Around the age of 27, I started asking different questions about what I needed. Like, if I was unable to stick to a diet, then maybe I was going after the wrong problem. If I was depressed and unhappy with my marriage, then maybe my beliefs weren't all that helpful. Maybe I needed to address the fact that I didn't want to live anymore.
Once I got the appropriate mental health care (my GP wasn't enough - I needed a psychiatrist and a therapist), I started to slowly turn things around. Once I was on more solid ground, I saw how closely I'd come to letting myself slip away. So, I made a promise to myself: I was going to start doing the things that consistently supported my joy and mental health, and I was going to stop doing things that didn't bring contentment and happiness. I gave myself permission to adjust before I fell apart. I gave myself permission to give up. By the time I was in my early thirties, I'd given up on my religion, on dieting, on overt self-hatred, and on my first marriage.
I'd also reorganized my physical health under the heading of mental health, which meant that the care of my body would center on wholeness, not on my size. This was and is difficult, because in this world, my size is a 911 call, a problem so outrageous and severe that it must be fixed at all costs. Amputation is always on the table. Yoga is not nearly enough. I should be eating kale while preparing for a marathon, just to get my life on track. But I have no desire or aptitude for running, kale is at best a garnish, and, most importantly, none of these things address the terror I feel when I am small. Which means they don't. fucking. serve. me. What does serve me is a method of exercise that allows me to be strong and (generally) pain-free at the size I am, while I continue to patiently root out my triggers and fears.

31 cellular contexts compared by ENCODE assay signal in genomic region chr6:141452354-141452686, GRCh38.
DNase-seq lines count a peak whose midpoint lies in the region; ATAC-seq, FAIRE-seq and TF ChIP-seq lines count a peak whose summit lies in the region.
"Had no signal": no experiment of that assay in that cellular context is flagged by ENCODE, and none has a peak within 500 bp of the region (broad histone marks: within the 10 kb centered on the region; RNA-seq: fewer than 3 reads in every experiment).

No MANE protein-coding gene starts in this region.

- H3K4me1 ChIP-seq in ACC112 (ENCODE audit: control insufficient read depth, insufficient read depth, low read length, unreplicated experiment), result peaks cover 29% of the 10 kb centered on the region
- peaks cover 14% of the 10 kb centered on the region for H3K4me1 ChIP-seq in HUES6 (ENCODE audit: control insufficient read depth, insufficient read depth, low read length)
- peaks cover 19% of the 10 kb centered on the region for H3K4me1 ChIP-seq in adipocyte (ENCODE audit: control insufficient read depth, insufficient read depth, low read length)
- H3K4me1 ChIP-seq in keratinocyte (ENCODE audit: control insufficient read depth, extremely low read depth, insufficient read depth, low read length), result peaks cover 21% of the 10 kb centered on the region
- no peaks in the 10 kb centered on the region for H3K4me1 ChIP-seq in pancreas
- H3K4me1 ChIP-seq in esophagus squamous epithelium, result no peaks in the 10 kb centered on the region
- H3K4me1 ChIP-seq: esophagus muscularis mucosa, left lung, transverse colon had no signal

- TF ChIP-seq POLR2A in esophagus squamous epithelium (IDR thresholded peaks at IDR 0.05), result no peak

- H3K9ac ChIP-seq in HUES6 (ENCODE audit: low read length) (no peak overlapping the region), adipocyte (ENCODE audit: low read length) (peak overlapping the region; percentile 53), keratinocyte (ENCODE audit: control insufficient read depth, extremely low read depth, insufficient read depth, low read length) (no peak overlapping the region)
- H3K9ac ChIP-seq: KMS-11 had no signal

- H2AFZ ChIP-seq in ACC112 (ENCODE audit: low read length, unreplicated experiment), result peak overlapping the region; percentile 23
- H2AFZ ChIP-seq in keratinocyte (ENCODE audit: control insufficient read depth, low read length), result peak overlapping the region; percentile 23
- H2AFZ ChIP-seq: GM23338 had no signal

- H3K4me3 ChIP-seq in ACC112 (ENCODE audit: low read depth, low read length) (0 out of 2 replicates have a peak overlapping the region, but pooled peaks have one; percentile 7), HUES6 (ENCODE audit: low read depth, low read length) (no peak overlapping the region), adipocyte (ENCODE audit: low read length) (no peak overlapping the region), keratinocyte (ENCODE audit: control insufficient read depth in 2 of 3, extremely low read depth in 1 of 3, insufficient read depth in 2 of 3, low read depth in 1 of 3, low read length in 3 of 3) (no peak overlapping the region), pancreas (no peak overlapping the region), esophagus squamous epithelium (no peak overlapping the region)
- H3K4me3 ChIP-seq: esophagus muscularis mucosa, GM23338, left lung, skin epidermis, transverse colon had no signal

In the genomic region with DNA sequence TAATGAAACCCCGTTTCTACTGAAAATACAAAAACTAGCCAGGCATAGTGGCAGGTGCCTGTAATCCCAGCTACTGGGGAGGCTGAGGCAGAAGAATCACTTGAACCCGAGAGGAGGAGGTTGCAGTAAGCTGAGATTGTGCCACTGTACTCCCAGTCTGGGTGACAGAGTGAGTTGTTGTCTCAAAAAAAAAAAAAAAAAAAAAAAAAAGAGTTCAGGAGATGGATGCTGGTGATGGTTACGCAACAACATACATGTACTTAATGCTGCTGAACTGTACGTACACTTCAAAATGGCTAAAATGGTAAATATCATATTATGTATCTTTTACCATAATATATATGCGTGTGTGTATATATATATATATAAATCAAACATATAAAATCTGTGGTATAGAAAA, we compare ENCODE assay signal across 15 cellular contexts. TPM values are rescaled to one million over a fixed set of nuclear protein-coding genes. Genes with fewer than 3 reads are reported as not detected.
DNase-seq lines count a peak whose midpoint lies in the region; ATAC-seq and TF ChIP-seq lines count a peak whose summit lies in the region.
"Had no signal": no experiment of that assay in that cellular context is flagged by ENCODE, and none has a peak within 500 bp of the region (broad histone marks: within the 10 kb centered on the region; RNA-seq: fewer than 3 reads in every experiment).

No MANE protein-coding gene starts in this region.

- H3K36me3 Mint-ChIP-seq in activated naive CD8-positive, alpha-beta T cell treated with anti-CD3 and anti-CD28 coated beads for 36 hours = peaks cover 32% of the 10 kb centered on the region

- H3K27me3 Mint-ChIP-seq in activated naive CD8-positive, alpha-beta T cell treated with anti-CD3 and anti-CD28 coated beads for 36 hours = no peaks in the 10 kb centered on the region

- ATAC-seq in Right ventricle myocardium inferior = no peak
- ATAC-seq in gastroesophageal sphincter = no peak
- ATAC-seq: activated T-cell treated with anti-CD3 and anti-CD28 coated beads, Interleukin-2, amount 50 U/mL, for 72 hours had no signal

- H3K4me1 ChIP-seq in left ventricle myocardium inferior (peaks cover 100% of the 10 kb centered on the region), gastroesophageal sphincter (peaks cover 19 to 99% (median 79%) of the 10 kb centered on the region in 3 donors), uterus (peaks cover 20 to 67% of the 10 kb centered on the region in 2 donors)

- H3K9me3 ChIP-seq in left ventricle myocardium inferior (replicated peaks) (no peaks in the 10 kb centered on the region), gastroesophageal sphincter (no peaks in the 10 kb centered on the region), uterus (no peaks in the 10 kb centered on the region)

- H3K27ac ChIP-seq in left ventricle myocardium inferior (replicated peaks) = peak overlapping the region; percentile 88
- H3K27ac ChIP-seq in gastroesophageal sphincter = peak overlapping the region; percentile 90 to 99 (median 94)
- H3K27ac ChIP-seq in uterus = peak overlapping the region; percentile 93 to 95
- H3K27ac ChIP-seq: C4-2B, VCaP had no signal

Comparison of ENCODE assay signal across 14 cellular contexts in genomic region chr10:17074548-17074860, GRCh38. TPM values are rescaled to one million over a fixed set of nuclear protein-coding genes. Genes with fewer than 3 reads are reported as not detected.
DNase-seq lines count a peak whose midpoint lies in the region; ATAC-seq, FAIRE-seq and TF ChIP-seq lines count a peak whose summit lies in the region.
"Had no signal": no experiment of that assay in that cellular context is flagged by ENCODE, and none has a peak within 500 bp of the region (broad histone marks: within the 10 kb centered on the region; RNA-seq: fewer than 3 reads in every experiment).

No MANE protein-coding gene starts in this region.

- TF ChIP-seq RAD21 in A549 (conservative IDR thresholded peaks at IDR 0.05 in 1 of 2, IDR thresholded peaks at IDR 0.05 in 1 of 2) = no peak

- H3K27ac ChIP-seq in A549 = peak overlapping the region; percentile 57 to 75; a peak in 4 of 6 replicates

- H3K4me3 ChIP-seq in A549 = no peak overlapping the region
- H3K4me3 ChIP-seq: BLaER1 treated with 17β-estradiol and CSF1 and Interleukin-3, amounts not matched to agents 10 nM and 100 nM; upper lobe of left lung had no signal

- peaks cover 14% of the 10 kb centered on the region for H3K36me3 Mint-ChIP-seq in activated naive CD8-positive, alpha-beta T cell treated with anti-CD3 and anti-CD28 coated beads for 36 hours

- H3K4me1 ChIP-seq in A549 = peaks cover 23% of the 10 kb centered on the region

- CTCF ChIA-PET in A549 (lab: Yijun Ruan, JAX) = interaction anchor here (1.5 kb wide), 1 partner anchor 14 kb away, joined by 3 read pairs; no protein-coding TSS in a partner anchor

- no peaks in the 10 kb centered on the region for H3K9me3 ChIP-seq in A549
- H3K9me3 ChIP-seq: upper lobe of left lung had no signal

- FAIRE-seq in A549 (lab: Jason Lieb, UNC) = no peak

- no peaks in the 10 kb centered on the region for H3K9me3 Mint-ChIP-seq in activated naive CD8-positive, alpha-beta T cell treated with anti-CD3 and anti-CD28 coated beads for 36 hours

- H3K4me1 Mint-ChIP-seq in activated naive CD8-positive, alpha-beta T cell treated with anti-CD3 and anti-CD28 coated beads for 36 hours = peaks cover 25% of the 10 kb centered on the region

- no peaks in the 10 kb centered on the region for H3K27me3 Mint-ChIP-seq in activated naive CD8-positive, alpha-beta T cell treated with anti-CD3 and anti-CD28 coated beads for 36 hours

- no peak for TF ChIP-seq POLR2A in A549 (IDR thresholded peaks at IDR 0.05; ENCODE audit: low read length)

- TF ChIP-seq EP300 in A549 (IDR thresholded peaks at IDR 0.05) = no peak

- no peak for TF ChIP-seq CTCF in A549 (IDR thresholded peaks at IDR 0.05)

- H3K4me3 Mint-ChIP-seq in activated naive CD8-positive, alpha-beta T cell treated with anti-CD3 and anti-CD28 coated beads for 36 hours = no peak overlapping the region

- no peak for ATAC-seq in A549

What I sometimes lose sight of, in the middle of all of this quitting, is that my intention and motivation is to find the things that work. And that is why my little consistencies are so joyful. For 15 years, I have patiently, persistently, consistently, thoughtfully searched out that which does serve my well-being. Time and time again, I experience doubt - hands-shaking, white-knuckle, I-have-no-business-believing-in-myself doubt - about my decisions, but the small, clear voice inside of me will not let me give up on myself. I am the one thing I do not, and will not, quit.
And sometimes I'm reminded, with a simple x-ray, that maybe, just maybe, I know exactly how to care for myself.
*was nagged half to death
**which I keep typing 'inconsistencies' because, while I do them regularly, I certainly don't do anything with perfect attendance - hell, I wrote this post instead of doing yoga